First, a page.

Wall Street banker withdraws Treasury nomination after liberal opposition

Elizabeth Warren, Antonio Weiss
Sen. Elizabeth Warren (D-Mass.) led the fight against the nomination of Antonio Weiss to be Treasury undersecretary for domestic finance.
(Andrew Harrer / Bloomberg)

Investment banker Antonio Weiss has withdrawn himself from consideration for a top Treasury Department position in the face of strong opposition from Sen. Elizabeth Warren (D-Mass.) and other liberals who objected to his Wall Street background.

A little-known Wall Street executive nominated to one of three Treasury undersecretary positions, Weiss has become a focal point for Democrats who complain Wall Street has too much influence in Washington.

Weiss instead will serve as a counselor to Treasury Secretary Jacob J. Lew, a position that does not require Senate confirmation, Obama administration officials said.

“We continue to believe that Mr. Weiss is an extremely well-qualified individual, who is committed to the policy goals of this administration and firmly supports the administration’s policies on fostering economic growth and supporting our middle class,” said White House spokeswoman Jennifer Friedman.


“We strongly believe that the opposition to his nomination was not justified, and we are confident that he will prove himself to be a dedicated, talented, and effective public servant,” she said.

As congressional Republicans push to weaken the Dodd-Frank financial reform law, Warren and others said the administration needed officials committed to fighting Wall Street’s efforts to loosen recently tightened regulations.

“We’ve already seen that the new Republican Congress is going to aggressively attack the Dodd-Frank Act. It is critical that the Treasury Department defend the act from those attacks and push for strong implementation and enforcement of the law,” Warren said in response to Weiss’ withdrawal.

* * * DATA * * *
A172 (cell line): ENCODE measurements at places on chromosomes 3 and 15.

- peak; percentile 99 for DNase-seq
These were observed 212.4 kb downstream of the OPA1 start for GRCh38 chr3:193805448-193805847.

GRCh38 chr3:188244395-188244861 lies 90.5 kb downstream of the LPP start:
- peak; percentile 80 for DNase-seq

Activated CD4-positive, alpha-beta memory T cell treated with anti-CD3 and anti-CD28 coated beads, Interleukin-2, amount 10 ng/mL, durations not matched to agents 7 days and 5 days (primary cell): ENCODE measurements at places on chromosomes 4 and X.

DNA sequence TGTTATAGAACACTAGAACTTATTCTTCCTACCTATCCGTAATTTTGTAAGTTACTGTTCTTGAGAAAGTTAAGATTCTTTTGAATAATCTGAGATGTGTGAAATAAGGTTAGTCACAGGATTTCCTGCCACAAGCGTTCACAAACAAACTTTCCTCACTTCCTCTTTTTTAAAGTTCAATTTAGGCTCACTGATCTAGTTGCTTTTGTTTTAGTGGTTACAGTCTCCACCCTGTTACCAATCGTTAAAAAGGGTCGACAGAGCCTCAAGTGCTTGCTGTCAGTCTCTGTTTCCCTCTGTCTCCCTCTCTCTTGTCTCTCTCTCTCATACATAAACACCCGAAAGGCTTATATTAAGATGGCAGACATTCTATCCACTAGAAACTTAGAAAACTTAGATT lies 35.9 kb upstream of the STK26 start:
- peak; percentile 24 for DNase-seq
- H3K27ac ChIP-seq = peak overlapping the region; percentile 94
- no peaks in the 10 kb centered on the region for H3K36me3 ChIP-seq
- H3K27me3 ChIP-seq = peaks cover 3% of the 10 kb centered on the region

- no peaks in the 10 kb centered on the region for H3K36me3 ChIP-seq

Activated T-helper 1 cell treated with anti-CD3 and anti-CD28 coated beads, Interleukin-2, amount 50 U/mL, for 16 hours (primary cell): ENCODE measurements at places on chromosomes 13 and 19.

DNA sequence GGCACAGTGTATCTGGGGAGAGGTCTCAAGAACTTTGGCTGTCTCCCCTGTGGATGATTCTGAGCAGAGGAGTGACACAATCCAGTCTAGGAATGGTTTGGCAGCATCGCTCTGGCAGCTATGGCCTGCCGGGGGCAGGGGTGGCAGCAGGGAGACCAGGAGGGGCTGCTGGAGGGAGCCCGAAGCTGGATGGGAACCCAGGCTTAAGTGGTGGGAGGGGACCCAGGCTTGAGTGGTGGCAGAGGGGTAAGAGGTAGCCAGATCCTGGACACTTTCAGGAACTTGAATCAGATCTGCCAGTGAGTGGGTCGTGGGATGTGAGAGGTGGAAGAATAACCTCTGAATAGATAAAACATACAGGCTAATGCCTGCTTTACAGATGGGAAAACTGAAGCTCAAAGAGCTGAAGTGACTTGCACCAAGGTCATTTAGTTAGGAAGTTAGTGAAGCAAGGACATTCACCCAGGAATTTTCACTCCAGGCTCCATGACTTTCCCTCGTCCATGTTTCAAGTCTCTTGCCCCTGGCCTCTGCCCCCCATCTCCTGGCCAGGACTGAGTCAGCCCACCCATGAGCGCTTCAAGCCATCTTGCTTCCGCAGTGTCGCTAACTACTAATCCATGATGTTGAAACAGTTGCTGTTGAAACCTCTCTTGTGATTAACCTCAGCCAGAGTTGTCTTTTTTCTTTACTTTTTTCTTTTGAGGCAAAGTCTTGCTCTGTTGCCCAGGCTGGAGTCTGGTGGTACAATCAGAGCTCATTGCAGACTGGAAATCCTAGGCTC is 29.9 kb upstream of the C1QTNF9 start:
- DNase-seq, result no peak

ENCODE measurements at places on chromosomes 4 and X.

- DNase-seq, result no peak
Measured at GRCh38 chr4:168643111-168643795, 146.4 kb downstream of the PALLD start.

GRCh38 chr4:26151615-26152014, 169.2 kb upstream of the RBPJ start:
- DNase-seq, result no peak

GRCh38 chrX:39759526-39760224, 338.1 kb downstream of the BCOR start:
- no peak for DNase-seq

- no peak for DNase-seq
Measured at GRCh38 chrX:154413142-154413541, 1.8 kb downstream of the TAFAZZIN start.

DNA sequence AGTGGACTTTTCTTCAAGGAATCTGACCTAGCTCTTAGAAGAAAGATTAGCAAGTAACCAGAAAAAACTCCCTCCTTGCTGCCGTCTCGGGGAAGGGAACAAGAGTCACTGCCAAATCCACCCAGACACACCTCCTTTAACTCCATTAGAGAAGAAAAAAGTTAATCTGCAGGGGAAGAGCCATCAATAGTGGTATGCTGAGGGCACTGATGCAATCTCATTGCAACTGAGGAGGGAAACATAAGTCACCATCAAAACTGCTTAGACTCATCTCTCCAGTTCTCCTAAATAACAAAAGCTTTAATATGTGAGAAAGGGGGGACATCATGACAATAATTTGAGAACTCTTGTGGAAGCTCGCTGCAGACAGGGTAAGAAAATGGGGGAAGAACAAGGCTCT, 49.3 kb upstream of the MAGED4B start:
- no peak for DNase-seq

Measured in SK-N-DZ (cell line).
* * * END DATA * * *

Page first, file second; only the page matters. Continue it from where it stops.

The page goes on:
Weiss had been nominated by President Obama in November to serve as undersecretary for domestic finance.


A top executive at investment bank Lazard Ltd., Weiss had advised Burger King Worldwide Inc. on its $11.4-billion purchase last summer to acquire Canadian chain Tim Hortons Inc.

The transaction has been criticized as a so-called tax inversion because Burger King plans to move its headquarters to lower-tax Canada.

Weiss’ involvement in the deal helped fuel opposition to his nomination from Warren and other liberal Democrats. Warren argued Weiss did not have the experience necessary for the position, which oversees implementation of Dodd-Frank and other financial regulations.

With the arrival of the new Congress in January, Obama needed to resubmit Weiss’ nomination. Last weekend, Weiss asked the White House not to renominate him “to avoid the distraction of the lengthy confirmation process that his renomination would likely entail,” Friedman said.

Lew called Weiss “exceptionally capable and qualified” with “deep expertise in financial markets.”

As counselor, Weiss will provide advice “on a broad range of domestic and international issues, including financial markets, regulatory reform, job creation, and fostering broad-based economic growth,” Lew said.

“I am disappointed that Antonio will not have the opportunity to serve as undersecretary, but I understand his request not to be renominated,” Lew said. “I continue to believe that the opposition to his nomination was not justified.”

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